The number of people killed on London’s roads has fallen to its lowest level since records began, with an overall reduction of 45% covering users of all transport forms, including walking during 2016 compared with an average figure for 2005-2009.
Figures published in Transport for London’s latest annual Travel in London report, which compiles a mass of transport statistics from the preceding year, also show a 31% reduction in the combined total of those killed or seriously injured (KSI) for same period measured against the same baseline.
Overall road fatalities in 2016 decreased to 116, a drop of 20 from 2015, with pedestrian road deaths – by far the largest category – falling from 66 to 61, motorcyclist (and other powered two-wheel vehicles) deaths falling from 36 to 33, car occupant deaths from 20 to 10 and cyclist deaths from nine to eight.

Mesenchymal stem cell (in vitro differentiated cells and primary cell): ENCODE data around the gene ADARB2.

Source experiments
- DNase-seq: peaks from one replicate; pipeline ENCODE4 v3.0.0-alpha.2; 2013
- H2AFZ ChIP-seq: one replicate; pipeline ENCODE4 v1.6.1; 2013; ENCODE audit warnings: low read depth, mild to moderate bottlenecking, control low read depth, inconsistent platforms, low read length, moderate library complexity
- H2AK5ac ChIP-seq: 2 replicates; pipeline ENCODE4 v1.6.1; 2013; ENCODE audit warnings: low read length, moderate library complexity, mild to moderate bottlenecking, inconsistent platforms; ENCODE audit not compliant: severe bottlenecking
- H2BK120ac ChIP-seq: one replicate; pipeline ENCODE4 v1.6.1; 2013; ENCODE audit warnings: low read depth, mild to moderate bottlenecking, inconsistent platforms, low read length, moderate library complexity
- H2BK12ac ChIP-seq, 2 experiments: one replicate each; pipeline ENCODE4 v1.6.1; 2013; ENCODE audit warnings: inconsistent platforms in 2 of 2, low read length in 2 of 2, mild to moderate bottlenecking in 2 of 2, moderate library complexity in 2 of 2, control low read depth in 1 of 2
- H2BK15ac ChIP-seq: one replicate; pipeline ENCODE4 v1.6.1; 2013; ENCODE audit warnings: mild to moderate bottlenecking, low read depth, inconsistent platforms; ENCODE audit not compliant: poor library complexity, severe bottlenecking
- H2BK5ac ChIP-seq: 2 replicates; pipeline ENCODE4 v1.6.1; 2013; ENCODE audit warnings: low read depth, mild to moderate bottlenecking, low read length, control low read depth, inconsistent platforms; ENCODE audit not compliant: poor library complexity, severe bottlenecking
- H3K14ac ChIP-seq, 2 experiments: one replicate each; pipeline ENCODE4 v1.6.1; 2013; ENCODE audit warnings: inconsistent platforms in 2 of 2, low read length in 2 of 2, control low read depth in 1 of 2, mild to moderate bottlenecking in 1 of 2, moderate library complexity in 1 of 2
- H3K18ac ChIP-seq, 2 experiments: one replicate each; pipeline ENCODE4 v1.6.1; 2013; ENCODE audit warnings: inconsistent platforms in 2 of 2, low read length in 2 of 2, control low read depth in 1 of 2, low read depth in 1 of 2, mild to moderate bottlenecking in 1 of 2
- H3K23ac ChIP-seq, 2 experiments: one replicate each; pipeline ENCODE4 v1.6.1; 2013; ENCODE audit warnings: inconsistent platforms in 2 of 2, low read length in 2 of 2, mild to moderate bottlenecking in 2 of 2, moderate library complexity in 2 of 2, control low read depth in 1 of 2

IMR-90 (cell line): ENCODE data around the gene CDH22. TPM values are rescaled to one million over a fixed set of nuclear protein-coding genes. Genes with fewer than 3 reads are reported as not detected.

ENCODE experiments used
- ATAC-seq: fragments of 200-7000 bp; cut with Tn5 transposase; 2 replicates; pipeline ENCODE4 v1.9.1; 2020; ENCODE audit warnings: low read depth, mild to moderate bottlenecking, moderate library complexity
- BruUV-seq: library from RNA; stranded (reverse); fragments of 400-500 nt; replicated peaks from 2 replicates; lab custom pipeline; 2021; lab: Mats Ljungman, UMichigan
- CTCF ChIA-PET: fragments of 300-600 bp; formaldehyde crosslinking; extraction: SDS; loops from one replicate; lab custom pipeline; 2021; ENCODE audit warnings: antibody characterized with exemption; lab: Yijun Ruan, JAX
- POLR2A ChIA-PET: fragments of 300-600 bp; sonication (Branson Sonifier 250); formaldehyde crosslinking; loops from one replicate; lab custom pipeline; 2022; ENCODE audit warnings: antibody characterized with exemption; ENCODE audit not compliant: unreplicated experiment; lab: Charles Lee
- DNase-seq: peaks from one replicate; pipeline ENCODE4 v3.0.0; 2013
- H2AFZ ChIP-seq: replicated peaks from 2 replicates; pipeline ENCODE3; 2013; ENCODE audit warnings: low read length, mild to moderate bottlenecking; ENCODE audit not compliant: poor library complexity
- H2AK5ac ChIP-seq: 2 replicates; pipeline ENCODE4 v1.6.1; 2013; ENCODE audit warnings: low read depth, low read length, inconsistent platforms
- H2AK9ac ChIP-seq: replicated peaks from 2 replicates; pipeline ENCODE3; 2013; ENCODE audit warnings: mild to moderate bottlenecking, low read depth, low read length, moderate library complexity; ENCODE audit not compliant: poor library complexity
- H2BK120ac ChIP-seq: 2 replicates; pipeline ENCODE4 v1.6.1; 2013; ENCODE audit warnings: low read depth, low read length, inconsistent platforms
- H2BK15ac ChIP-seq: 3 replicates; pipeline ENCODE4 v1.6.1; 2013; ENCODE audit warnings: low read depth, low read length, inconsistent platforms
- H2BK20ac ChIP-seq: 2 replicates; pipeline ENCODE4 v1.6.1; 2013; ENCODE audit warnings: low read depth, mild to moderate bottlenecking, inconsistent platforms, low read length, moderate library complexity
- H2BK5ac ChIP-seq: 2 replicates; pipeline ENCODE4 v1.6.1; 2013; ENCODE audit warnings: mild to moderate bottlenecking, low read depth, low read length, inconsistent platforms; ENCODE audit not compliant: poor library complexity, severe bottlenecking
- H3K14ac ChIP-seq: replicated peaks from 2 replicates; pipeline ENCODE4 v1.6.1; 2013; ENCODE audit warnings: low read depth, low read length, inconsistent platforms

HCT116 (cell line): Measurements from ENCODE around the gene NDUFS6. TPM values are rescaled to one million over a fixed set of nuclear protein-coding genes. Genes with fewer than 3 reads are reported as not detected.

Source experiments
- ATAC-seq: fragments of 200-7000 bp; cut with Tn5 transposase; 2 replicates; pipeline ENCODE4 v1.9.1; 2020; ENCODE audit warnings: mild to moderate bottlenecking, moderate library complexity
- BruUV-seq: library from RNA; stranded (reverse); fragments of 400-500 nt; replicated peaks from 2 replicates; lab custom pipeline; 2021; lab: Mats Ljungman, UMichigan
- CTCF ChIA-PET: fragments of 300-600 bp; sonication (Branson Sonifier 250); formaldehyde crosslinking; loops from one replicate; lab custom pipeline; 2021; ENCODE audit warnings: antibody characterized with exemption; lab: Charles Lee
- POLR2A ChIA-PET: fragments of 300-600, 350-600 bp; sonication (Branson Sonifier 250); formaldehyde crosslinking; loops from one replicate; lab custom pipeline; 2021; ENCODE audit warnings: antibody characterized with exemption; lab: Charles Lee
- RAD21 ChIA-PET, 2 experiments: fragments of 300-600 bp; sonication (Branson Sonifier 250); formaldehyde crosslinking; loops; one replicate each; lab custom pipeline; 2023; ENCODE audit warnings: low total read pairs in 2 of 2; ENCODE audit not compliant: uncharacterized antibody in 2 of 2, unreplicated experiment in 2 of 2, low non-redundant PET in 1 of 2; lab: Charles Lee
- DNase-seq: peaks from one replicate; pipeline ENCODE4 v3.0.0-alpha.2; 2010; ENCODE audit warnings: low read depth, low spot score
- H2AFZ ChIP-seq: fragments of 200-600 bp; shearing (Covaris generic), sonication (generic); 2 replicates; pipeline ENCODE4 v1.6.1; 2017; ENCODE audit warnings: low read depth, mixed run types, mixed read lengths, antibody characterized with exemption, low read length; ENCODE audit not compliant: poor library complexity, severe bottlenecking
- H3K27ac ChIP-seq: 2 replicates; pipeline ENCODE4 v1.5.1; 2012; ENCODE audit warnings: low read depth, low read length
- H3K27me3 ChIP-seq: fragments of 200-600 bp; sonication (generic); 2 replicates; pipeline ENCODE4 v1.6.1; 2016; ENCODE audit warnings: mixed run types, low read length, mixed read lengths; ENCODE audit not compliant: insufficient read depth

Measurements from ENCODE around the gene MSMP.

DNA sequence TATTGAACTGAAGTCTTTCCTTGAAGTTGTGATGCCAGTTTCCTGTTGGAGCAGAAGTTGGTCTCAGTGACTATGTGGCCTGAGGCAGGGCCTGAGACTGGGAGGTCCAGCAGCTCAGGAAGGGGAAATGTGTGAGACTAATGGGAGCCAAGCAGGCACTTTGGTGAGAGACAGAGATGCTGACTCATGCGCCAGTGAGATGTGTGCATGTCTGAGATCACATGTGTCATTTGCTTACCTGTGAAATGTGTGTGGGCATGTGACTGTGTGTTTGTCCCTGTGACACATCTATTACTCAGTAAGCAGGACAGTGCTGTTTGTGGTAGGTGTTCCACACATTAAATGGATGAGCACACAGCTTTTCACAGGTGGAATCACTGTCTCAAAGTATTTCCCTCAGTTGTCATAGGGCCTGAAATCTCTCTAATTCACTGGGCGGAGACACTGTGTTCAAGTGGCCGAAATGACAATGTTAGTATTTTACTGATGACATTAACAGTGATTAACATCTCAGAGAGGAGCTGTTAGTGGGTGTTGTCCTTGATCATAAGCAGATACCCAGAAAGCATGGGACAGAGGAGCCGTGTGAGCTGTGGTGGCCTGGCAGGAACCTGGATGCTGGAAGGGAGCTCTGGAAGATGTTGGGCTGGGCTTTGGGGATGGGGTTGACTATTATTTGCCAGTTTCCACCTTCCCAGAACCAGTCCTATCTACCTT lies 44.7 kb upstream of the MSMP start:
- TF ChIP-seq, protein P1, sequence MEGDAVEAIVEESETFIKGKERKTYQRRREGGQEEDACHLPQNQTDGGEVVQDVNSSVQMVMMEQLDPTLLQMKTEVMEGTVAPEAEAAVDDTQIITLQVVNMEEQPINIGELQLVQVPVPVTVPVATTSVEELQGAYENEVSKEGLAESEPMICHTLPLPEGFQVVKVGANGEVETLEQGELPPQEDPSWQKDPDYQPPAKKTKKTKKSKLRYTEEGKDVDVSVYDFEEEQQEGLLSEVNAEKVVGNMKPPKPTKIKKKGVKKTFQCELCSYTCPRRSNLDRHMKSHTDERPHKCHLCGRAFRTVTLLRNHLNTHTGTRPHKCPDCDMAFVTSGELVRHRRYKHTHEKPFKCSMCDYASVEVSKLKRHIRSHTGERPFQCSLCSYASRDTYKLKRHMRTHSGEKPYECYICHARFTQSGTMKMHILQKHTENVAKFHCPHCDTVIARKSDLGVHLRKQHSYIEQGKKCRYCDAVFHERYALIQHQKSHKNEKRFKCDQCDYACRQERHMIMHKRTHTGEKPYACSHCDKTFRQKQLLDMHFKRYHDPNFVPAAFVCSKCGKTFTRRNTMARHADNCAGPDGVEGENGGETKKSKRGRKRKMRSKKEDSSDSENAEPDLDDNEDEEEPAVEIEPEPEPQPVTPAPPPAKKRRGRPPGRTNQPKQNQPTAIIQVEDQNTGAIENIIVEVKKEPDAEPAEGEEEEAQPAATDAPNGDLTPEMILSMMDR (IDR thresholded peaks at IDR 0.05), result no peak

However, there was an increase in the number of serious, non-fatal injuries recorded from 1,956 to 2,385 compared with 2015, partly reflecting a change in the definition of injuries recorded by the Metropolitan Police as “serious” rather than “slight” that was introduced in the final four months of 2016.
The number of “slightly” injured road casualties recorded for 2016 was 27,769, a 1% decrease from 2015. Total injuries of all severities in 2016 rose by 0.3% compared with the previous year.
The rise in recorded serious injuries compared with 2015 was primarily among pedestrians and riders of powered two-wheelers, with increases of 150 and 144 respectively (up from 664 to 814 and from 504 to 648), followed by car occupants, cyclists and bus or coach occupants. There were small rises in road deaths and recorded injuries of all severities across all transport modes among children under the age of 16.
TfL has a road danger reduction strategy which focuses on five sources of road danger: travelling too fast; distractions; risky manoeuvres; driving under the influence of alcohol or drugs; and failing to obey road rules. The Mayor’s draft transport strategy sets out targets and policies for reducing road casualties to zero over the long term, which TfL, the police and London’s boroughs will adopt.